Collaborative, area-based, technological approaches

There are a number of reasons to think that the time is right to address these challenges. Urban developers are now making longer-term commitments to regeneration schemes, driven partly by their increasing scale, but also the need to demonstrate broader social and environmental value in order to win tenders. This allows collaboration between municipalities, anchor institutions and developers, where all parties involved recognise the opportunity and value of understanding the long-term impacts of urban development on communities.

Deeper, longer-lasting partnerships hold the potential to develop genuinely transdisciplinary research, developing, undertaking and applying research with non-academic stakeholders over long time periods.

New tools, technologies and data analytics make it easier to monitor environmental conditions, the use of spaces, and personal health and wellbeing. Wearable health sensors can link the health of individuals to the spaces they occupy, allowing us to understand what people are actually exposed to through their daily lives. Technology enables longer term and more holistic forms of monitoring, and opens the potential to develop digital twins that offer a forward planning capability to show the potential impacts of future interventions in the urban environment. Effective interfacing between academic and policy worlds is an important enabler for creating trustworthy data, in terms of developing open regulatory frameworks and inclusive methodological approaches.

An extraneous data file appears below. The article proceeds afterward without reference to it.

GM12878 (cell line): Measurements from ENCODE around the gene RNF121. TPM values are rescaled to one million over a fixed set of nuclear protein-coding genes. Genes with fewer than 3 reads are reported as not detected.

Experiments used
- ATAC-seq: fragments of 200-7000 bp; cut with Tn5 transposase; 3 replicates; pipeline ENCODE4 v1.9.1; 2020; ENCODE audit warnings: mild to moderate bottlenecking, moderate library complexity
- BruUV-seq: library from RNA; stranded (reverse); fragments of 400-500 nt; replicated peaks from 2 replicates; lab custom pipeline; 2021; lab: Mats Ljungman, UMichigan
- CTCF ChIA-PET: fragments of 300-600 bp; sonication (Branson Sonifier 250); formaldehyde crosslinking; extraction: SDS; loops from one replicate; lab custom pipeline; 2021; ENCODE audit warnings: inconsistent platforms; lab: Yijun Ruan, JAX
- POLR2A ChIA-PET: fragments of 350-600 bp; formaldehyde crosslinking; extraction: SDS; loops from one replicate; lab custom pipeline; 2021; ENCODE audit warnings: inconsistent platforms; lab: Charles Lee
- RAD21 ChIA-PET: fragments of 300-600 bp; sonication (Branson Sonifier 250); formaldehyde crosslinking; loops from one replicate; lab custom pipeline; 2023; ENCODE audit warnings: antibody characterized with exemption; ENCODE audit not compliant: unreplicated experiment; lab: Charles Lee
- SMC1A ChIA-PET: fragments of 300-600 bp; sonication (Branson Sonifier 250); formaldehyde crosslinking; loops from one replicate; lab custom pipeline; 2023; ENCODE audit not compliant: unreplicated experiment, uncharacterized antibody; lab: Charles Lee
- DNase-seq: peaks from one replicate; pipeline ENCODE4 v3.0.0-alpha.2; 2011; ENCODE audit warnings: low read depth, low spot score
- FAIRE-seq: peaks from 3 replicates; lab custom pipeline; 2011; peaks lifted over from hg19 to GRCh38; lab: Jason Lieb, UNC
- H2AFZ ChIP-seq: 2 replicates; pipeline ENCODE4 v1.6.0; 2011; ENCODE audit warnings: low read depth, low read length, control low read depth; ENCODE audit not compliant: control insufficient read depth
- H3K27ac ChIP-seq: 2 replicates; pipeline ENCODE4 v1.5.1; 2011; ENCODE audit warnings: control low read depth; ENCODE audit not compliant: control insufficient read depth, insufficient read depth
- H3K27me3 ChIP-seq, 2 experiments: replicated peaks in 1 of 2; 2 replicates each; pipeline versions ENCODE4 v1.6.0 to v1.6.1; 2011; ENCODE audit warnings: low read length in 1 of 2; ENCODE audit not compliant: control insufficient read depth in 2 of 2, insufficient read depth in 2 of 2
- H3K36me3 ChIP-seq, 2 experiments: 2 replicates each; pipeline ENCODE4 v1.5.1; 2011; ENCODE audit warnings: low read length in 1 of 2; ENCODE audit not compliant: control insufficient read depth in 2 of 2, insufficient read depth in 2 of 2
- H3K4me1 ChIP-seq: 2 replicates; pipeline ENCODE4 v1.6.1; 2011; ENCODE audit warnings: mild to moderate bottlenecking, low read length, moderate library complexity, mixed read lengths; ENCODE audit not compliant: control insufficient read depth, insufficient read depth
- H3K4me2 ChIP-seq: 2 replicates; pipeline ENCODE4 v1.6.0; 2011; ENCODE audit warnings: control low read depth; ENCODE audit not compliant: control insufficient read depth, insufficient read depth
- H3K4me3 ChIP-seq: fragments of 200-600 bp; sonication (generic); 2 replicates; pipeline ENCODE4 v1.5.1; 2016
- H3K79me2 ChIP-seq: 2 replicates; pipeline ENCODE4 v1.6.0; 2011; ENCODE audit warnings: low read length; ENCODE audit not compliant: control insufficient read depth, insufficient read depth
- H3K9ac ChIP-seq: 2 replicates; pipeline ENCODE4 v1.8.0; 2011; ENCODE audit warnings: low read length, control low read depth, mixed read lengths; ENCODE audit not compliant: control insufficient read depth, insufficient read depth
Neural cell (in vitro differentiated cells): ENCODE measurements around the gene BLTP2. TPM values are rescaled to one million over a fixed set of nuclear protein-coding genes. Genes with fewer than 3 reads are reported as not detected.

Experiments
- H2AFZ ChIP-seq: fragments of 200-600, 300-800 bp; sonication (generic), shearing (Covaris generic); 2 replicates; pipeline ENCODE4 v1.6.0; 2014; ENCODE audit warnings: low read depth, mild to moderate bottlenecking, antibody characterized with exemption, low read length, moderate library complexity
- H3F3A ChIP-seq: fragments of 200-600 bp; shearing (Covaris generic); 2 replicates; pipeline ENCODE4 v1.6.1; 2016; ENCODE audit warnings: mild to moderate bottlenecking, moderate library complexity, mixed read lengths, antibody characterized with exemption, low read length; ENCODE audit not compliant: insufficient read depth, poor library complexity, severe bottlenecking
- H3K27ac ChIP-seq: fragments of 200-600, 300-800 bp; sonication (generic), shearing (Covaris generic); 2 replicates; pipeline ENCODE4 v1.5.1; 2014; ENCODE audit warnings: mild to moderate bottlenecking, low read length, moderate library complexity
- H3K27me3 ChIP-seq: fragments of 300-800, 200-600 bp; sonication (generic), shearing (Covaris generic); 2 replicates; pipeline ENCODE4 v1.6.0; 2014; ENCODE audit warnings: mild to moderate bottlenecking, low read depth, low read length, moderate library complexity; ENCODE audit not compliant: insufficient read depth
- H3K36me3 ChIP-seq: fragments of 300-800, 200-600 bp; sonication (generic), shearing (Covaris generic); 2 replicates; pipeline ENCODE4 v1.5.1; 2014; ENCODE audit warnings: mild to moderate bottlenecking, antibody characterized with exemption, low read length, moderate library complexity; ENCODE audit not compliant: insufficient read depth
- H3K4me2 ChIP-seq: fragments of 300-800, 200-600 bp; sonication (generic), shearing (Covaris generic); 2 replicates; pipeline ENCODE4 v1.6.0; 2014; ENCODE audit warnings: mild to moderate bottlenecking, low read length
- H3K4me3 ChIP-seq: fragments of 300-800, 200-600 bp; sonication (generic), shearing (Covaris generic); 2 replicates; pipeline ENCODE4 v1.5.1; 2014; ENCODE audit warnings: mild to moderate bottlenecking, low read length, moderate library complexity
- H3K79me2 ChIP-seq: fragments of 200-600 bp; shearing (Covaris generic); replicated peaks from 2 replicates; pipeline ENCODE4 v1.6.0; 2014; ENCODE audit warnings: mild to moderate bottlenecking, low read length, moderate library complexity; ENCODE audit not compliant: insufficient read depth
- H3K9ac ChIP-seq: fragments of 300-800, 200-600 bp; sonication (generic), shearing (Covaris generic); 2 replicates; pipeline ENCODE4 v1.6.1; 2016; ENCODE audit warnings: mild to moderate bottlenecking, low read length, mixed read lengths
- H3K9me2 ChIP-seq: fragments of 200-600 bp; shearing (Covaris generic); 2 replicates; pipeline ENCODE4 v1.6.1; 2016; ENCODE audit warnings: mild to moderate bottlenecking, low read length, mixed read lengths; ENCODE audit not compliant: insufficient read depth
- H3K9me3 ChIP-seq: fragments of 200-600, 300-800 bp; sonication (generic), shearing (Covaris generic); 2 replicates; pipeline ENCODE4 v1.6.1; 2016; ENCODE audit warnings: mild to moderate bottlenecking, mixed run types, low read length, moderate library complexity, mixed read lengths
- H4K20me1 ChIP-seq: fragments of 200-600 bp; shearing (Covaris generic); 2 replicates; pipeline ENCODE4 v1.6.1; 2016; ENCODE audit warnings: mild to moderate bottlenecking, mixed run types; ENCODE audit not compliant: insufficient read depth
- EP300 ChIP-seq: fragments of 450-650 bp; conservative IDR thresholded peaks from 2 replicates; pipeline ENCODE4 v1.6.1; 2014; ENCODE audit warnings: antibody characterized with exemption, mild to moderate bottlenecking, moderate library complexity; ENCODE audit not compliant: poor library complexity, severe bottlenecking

Finally, governance is increasingly integrated around the delivery of better local outcomes. The Greater Manchester model of public service delivery means organising resources around neighbourhoods, rather than around policy areas. In the UK, the poor record of urban regeneration programmes in reducing spatial health disparities has been attributed to an over-emphasis on physical regeneration at the expense of understanding the personal circumstances of residents. Bringing government functions together to focus on local outcomes promises a way to better align physical regeneration with social and health outcomes.

Creating healthy cities holds the potential to improve peoples’ lives and address environmental challenges. As the domains of health, environment and urban development become increasingly entwined, fostering interdisciplinary research and holistic partnerships can make this happen.

James Evans is Professor of Geography at The University of Manchester. His research focuses on how cities learn to become smarter and more sustainable.

Luke Munford is Research Fellow in Health Economics at The University of Manchester. He researches determinants of health and the consequences of health inequalities.

David Topping is Professor of Atmospheric Science at The University of Manchester. His research focuses on building computational models of atmospheric aerosol particles.

Sheena Cruickshank is Professor in Biomedical Sciences and Public Engagement at The University of Manchester. She researches the immune response to infection, injury and pollution and works with diverse communities to shape and direct research.

Jamie Anderson is Research Associate in Geography at The University of Manchester and Head of Wellbeing at BuroHappold.  His research focuses on sustainable city and neighbourhood design in relation to Subjective Wellbeing. 

cyclists and people walking in a park
woman in wheelchair on a pavement

Urban Greening and
meaningful places

Dr Ian Mell

If the UK heat wave of 2021 and the ongoing COVID-19 pandemic have taught us anything about cities, it’s that their form is critical to liveability. Cities that are greener, with greater tree canopy, access to high-quality public green and blue spaces, and walkable are consistently regarded as being more attractive and prosperous. However, as land values continue to increase the focus on developing new homes, commercial, service and transport infrastructure constrains the delivery of green infrastructure.